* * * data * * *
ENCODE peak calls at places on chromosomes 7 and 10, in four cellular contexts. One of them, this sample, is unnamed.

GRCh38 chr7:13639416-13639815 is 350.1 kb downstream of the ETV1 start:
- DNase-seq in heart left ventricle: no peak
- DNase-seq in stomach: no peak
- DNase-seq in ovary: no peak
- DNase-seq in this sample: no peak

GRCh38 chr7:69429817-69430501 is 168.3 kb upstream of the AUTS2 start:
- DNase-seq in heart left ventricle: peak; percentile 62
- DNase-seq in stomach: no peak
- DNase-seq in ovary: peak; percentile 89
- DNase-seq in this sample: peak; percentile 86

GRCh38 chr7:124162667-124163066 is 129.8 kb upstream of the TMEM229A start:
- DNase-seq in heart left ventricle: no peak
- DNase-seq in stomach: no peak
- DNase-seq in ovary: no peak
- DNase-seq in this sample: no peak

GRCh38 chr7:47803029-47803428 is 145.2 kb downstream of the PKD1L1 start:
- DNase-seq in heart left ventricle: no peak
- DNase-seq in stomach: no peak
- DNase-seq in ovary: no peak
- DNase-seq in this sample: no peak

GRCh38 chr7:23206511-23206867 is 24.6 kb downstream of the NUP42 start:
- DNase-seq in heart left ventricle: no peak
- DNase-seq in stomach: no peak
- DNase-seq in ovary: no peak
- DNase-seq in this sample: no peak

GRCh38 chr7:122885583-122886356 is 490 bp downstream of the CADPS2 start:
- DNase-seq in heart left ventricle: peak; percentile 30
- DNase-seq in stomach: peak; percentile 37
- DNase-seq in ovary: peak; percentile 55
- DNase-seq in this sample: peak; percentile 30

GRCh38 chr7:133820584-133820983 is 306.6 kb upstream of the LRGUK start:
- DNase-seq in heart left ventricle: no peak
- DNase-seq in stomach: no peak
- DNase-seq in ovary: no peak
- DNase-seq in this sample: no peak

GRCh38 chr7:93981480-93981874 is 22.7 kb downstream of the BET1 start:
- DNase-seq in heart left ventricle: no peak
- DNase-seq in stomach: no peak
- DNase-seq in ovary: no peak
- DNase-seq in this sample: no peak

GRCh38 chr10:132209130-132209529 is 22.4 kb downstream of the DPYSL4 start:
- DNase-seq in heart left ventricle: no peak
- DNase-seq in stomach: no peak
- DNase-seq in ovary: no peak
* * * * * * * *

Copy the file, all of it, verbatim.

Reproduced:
ENCODE peak calls at places on chromosomes 7 and 10, in four cellular contexts. One of them, this sample, is unnamed.

GRCh38 chr7:13639416-13639815 is 350.1 kb downstream of the ETV1 start:
- DNase-seq in heart left ventricle: no peak
- DNase-seq in stomach: no peak
- DNase-seq in ovary: no peak
- DNase-seq in this sample: no peak

GRCh38 chr7:69429817-69430501 is 168.3 kb upstream of the AUTS2 start:
- DNase-seq in heart left ventricle: peak; percentile 62
- DNase-seq in stomach: no peak
- DNase-seq in ovary: peak; percentile 89
- DNase-seq in this sample: peak; percentile 86

GRCh38 chr7:124162667-124163066 is 129.8 kb upstream of the TMEM229A start:
- DNase-seq in heart left ventricle: no peak
- DNase-seq in stomach: no peak
- DNase-seq in ovary: no peak
- DNase-seq in this sample: no peak

GRCh38 chr7:47803029-47803428 is 145.2 kb downstream of the PKD1L1 start:
- DNase-seq in heart left ventricle: no peak
- DNase-seq in stomach: no peak
- DNase-seq in ovary: no peak
- DNase-seq in this sample: no peak

GRCh38 chr7:23206511-23206867 is 24.6 kb downstream of the NUP42 start:
- DNase-seq in heart left ventricle: no peak
- DNase-seq in stomach: no peak
- DNase-seq in ovary: no peak
- DNase-seq in this sample: no peak

GRCh38 chr7:122885583-122886356 is 490 bp downstream of the CADPS2 start:
- DNase-seq in heart left ventricle: peak; percentile 30
- DNase-seq in stomach: peak; percentile 37
- DNase-seq in ovary: peak; percentile 55
- DNase-seq in this sample: peak; percentile 30

GRCh38 chr7:133820584-133820983 is 306.6 kb upstream of the LRGUK start:
- DNase-seq in heart left ventricle: no peak
- DNase-seq in stomach: no peak
- DNase-seq in ovary: no peak
- DNase-seq in this sample: no peak

GRCh38 chr7:93981480-93981874 is 22.7 kb downstream of the BET1 start:
- DNase-seq in heart left ventricle: no peak
- DNase-seq in stomach: no peak
- DNase-seq in ovary: no peak
- DNase-seq in this sample: no peak

GRCh38 chr10:132209130-132209529 is 22.4 kb downstream of the DPYSL4 start:
- DNase-seq in heart left ventricle: no peak
- DNase-seq in stomach: no peak
- DNase-seq in ovary: no peak